"This study shows that trucks are most vulnerable to theft when truckers are not present," LoJack SCI's pointed out. "When trucks are parked in yards, trucking companies should develop physical barriers including fenced, gated, guarded yards, wheel and trailer locks and seals. On the road, truckers should utilize process barriers, which include engaging immobilization procedures and check-in procedures while stationary."

The types of cargoes most frequently stolen is rather surprising, with food at the top of the list (13%), closely followed by pharmaceutical/medical and building supplies (both 12%). The unusually high percentage of building supplies thefts may be due in part to the rise in copper prices and the lack of oversight on the origins of scrap materials, noted Furtado. But recently enacted laws addressing ownership of materials for recyclers may help reduce this current theft trend.

"According to our analysis of the data, food and drugs are essentials andtare always a target of thieves, but especially so in a depressed economy," he added. "That may explain why those items topped the list, while 'nice-to-have' items like music, movies and software came in at only one percent."

Furtado reasons food has become more vulnerable to theft for a few key reasons."One is that since food is broadly distributed, available everywhere and not traceable, it doesn't draw the attention from law enforcement that a load of cigarettes or electronic components might receive," he explained. "Additionally, food may very well be a top target now because of our down economy, which makes 'essentials' such as food more in demand."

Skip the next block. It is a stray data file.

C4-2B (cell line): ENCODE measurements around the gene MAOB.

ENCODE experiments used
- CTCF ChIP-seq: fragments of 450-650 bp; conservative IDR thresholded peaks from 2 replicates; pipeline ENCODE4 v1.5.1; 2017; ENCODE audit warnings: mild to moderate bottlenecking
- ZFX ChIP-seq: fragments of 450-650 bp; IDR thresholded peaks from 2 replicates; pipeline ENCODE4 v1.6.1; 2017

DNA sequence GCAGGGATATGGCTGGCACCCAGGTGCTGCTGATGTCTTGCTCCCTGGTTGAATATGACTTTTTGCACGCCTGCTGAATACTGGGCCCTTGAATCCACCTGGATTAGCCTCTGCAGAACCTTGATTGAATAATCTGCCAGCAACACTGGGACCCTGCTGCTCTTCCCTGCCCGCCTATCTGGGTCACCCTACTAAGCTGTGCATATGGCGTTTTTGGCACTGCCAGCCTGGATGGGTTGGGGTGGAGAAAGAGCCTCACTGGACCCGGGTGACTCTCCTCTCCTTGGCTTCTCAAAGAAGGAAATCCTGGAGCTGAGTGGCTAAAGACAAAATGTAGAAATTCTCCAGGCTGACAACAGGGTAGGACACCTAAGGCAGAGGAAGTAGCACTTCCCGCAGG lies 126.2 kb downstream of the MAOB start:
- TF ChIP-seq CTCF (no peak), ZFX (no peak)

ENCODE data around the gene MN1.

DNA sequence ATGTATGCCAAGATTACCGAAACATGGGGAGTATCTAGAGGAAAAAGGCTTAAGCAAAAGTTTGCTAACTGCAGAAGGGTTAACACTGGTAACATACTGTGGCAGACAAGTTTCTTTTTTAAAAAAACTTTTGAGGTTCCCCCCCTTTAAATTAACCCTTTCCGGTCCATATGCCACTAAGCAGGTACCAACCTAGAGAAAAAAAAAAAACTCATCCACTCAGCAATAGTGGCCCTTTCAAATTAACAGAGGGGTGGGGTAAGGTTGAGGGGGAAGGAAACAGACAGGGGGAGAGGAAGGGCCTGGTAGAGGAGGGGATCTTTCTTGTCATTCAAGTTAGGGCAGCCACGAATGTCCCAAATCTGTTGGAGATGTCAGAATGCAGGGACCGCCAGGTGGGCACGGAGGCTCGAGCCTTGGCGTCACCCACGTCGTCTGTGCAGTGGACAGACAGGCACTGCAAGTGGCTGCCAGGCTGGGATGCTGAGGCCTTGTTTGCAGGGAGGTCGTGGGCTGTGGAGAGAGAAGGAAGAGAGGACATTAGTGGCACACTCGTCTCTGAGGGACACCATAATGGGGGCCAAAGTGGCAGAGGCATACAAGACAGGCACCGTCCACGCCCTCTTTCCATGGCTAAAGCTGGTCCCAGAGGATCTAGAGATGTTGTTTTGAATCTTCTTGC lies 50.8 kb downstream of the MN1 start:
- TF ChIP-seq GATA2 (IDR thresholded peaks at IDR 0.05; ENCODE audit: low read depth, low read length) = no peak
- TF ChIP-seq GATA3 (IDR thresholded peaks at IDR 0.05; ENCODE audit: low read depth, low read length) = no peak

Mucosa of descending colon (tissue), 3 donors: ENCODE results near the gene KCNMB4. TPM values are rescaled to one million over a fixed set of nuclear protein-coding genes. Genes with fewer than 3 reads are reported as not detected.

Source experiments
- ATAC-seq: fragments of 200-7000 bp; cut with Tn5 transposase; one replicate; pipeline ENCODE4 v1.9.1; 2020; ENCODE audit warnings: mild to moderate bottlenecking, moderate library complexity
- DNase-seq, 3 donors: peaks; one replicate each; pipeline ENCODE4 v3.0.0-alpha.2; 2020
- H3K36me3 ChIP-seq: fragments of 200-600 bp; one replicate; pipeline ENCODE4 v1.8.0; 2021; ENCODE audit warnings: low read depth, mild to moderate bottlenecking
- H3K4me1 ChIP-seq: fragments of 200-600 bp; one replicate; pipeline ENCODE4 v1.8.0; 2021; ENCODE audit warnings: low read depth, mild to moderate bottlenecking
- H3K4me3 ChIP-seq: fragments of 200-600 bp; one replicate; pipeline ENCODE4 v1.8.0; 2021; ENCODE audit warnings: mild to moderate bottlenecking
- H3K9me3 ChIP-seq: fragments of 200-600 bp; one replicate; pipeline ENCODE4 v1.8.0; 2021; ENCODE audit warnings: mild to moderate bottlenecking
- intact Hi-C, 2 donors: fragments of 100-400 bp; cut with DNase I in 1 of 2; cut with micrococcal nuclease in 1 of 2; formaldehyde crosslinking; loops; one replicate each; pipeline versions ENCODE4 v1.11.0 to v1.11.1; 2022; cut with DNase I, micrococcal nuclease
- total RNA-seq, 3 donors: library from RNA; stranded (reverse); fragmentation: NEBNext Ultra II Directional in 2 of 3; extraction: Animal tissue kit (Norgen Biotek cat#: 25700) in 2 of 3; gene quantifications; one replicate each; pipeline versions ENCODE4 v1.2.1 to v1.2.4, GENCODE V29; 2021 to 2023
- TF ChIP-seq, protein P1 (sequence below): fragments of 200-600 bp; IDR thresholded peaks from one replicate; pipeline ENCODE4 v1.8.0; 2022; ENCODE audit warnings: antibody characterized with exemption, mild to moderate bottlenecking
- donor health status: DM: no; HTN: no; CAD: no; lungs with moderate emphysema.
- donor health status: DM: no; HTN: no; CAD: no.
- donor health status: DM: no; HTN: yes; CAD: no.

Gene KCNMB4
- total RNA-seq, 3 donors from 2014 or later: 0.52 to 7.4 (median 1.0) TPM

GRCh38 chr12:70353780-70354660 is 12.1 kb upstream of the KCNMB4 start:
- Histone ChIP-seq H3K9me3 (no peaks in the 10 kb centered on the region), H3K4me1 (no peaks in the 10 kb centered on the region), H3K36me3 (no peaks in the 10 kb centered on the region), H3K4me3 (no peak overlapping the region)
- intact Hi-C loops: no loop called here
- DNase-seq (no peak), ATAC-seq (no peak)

He also noted that initial efforts to reduce cargo theft focused on high value cargo such as computers, electronics, pharmaceuticals and tobacco. But as trucking and law enforcement focused on protecting those goods, it increased the challenge and risk involved to steal them, compelling thieves to go after other "less protected" shipments, such as food.

"However, while food represents a 'theft of opportunity,' it's important to note that thieves will continue go after the higher risk items as well," Furtado stressed.

Furtado also pointed out that the study shows cargo theft remains an ongoing problem that is very profitable for professional thieves and very costly for organizations throughout the supply chain.

"Especially in today's economic climate, companies cannot afford to pay the exorbitant price tag involved with having their cargoes stolen, which range from the actual value of the goods, to business downtime, to the loss of opportunities to market and sell seasonal goods, to the total loss of product sales," he noted. "This report clearly highlights the need for solutions that protect and preserve our global supply chain."

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Top 10 States with Highest Cargo Theft
Rates in 2008


State
Number of Incidents


Texas
68 Georgia
53 Tennessee
18 California
16 Florida
16 Ohio
10 Arkansas
9 New Jersey
9 Alabama
8 North Carolina
8 Where Cargo Theft Most Often Occurred in 2008


Location
Number of Incidents


Truck Stops
83 Parking lots (including drop yards)
67 Facilities
40 Parked on Street
28 Warehouses
21 Store Locations
16 Other* (see list below)
11


*airports, casinos, ports, hotels

When Cargo Theft Occurred the Most in 2008



Day of Week
Number of Incidents


Saturday/Sunday
168 Monday
46 Thursday
40 Tuesday
39 Wednesday
37 Friday
23
About the Author

Sean Kilcarr | Editor in Chief

Sean previously reported and commented on trends affecting the many different strata of the trucking industry. Also be sure to visit Sean's blog Trucks at Work where he offers analysis on a variety of different topics inside the trucking industry.